When Debbie Battaglia was looking for a way to earn extra money and stay home with her children, the classified ad she saw in the newspaper seemed to provide the perfect solution.
A company was offering to pay people to work in their homes burning designs onto picture frames. The company promised $4.25 for each frame, provided it met company standards. To get started, an employee only needed to send $40 as a deposit for a wood-burning kit and instructions.
Mrs. Battaglia sent the check and waited. Six weeks passed, and her check was cashed, but no materials came. She wrote a letter asking for the kit.
The supplies she eventually received were: a piece of compressed wood the size of a sheet of paper, a match-size sliver of wood, a razor blade, a photocopied design and a wood burner She knew she had been duped. And she's not alone.
As the effects of the economic slump linger, more people are being defrauded by work-at-home scams, according to the Maryland attorney general's office.
Ann Hammond, a supervisor in the office's consumer protection division, said the number of work-at-home complaints has at least tripled in the past six months. The office once received two or three such complaints a year but now gets complaints nearly every week.
In Maryland, it is illegal for companies to require people to pay money in advance for information or supplies to work at home. Any company found guilty of doing so can be fined up to $1,000 for the first offense.
The U.S. Postal Inspection Service has reported a similar increase in complaints involving work-at-home schemes advertised through the mail. John Brugger, a postal inspector and spokesman for the service, said 96 businesses are being investigated for alleged mail fraud involving work-at-home businesses. Last year, there were 73 cases.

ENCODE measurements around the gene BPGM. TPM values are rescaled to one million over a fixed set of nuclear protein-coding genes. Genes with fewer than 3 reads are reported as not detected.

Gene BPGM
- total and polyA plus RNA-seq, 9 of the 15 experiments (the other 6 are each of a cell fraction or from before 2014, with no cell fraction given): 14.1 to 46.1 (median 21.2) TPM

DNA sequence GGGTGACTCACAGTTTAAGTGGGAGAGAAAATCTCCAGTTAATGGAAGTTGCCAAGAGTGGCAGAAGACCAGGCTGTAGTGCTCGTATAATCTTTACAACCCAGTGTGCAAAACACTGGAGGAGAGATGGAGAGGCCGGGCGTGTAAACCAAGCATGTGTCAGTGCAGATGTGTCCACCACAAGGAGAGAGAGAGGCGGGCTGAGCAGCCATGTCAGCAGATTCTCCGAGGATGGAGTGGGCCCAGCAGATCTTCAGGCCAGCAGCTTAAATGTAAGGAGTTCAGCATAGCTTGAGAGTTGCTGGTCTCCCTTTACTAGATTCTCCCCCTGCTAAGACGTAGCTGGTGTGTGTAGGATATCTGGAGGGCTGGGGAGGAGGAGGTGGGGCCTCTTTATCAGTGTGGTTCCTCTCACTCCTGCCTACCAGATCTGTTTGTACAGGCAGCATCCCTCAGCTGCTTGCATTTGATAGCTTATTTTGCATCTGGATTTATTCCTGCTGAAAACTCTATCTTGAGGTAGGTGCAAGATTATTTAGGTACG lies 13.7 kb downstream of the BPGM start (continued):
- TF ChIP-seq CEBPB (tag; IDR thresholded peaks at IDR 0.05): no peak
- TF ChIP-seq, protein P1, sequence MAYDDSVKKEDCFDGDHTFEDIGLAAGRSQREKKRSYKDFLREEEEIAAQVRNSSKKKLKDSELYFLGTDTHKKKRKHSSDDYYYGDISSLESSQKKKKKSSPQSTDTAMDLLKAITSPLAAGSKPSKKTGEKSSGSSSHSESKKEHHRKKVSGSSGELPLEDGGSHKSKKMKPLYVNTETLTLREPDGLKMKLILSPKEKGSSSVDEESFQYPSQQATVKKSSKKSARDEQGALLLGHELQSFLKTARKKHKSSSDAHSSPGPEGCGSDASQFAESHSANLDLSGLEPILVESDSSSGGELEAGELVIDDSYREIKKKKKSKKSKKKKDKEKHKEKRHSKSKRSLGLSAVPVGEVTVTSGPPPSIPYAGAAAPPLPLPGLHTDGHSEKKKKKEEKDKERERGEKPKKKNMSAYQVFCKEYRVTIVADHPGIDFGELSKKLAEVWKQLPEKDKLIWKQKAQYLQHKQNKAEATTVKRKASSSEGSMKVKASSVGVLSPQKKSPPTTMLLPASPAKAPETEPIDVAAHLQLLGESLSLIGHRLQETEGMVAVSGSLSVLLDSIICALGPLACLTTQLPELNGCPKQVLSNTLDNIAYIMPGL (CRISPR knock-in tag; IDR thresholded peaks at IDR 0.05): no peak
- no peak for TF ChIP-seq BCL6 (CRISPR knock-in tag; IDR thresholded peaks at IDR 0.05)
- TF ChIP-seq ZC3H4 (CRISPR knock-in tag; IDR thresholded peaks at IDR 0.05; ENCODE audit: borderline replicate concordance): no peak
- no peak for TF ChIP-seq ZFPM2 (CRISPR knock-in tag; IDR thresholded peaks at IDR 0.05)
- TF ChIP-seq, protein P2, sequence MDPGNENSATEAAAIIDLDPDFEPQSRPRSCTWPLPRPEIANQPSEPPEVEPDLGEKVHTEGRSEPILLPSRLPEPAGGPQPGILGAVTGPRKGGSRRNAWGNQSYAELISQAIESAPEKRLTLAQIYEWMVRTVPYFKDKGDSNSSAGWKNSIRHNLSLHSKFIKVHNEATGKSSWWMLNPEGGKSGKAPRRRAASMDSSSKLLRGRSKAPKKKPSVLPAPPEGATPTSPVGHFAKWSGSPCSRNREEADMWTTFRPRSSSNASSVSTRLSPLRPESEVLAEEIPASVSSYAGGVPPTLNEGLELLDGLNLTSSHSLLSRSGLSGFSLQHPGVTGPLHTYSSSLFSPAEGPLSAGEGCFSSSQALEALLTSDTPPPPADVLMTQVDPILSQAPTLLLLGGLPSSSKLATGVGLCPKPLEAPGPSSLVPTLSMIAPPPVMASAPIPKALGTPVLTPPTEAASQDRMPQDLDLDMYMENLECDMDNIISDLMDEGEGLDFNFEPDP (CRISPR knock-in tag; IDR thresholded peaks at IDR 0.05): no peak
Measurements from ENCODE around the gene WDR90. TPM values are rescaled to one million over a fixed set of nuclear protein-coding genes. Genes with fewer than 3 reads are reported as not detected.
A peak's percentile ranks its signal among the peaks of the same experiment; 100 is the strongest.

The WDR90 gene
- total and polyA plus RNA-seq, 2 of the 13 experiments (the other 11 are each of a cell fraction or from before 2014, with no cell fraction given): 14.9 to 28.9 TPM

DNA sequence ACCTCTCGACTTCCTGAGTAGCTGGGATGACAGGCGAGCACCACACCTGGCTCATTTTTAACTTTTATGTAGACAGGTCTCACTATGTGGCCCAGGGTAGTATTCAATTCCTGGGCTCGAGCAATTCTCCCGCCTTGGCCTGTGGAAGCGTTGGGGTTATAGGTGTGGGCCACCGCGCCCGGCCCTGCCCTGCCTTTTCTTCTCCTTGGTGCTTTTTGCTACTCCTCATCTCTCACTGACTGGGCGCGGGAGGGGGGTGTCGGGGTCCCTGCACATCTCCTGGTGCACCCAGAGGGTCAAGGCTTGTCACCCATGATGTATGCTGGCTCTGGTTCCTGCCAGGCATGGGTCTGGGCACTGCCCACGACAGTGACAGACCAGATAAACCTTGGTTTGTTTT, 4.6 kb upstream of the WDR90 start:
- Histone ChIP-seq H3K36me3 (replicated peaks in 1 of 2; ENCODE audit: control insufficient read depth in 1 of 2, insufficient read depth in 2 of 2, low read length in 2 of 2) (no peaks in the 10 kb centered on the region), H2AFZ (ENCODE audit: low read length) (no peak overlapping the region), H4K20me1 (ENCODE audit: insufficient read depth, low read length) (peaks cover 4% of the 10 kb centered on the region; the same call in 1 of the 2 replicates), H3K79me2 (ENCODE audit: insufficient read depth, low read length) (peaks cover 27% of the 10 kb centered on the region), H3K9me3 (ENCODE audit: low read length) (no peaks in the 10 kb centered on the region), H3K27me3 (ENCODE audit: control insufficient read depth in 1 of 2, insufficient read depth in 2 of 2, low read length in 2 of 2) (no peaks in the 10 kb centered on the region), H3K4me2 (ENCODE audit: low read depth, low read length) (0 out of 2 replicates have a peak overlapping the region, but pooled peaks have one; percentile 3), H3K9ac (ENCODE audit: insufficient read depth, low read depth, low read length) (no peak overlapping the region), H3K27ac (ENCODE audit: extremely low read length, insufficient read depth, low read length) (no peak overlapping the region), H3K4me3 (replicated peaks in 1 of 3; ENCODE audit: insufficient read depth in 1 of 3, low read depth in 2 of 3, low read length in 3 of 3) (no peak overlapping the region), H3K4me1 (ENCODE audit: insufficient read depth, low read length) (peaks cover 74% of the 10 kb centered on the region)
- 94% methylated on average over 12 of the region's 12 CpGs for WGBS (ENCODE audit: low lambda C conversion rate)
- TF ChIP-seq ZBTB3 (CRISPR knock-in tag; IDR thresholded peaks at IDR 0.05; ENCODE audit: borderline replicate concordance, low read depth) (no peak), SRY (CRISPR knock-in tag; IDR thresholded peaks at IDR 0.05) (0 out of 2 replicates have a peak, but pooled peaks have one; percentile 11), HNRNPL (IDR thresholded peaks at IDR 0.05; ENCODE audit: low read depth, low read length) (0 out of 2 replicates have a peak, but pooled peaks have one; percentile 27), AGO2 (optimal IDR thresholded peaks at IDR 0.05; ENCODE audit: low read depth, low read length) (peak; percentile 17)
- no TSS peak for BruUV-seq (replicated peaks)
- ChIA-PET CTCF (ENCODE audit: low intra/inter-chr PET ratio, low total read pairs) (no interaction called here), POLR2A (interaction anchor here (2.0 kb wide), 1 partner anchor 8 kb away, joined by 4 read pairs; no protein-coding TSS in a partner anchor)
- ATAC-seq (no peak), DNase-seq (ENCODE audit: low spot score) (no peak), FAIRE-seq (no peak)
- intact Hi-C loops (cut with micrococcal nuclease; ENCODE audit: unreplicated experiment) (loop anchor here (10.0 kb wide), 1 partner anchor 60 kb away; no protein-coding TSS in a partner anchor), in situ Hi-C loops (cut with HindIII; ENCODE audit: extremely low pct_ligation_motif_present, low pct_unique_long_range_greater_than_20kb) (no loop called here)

Actions taken against businesses also have increased. In 1989, the Postal Service initiated civil actions against 60 businesses. That increased to 89 in 1991. Usually, the companies are ordered to stop the practices and no punitive damages are assessed.
Common schemes include pitches to stuff envelopes, clip coupons, or assemble toys or equipment. Typically, victims pay money to receive materials or information. Some are sent instructions on how to place similar ads to fool others. Others receive nothing.
When victims try to complain, they often find that the "company" has no phone number. Its address is likely to be a post office box.
Charles Jenkins was lucky. He actually got back the $25 he had sent to an envelope-stuffing scam.
Mr. Jenkins was enticed by an ad that promised he could earn up to $500 a week stuffing envelopes. His family needed the extra income, so he sent a $25 money order for what the Dale City, Va., company said was a registration fee. "That was close to our last, next-to-nothing money," the Middle River man said.
He expected to get a box of envelopes, but instead he received instructions on how he could place a similar ad and dupe others.
He called the consumer protection division, and the lawyers XTC there helped him get his money back. But the company was not prosecuted.
The Federal Trade Commission advises people to check out companies as thoroughly as possible before agreeing to work. Ms. Hammond said it is often hard to distinguish between legitimate work-at-home offers and scams. She advised using common sense. "It's really ridiculous to think someone is going to pay someone $3 an envelope to stuff it."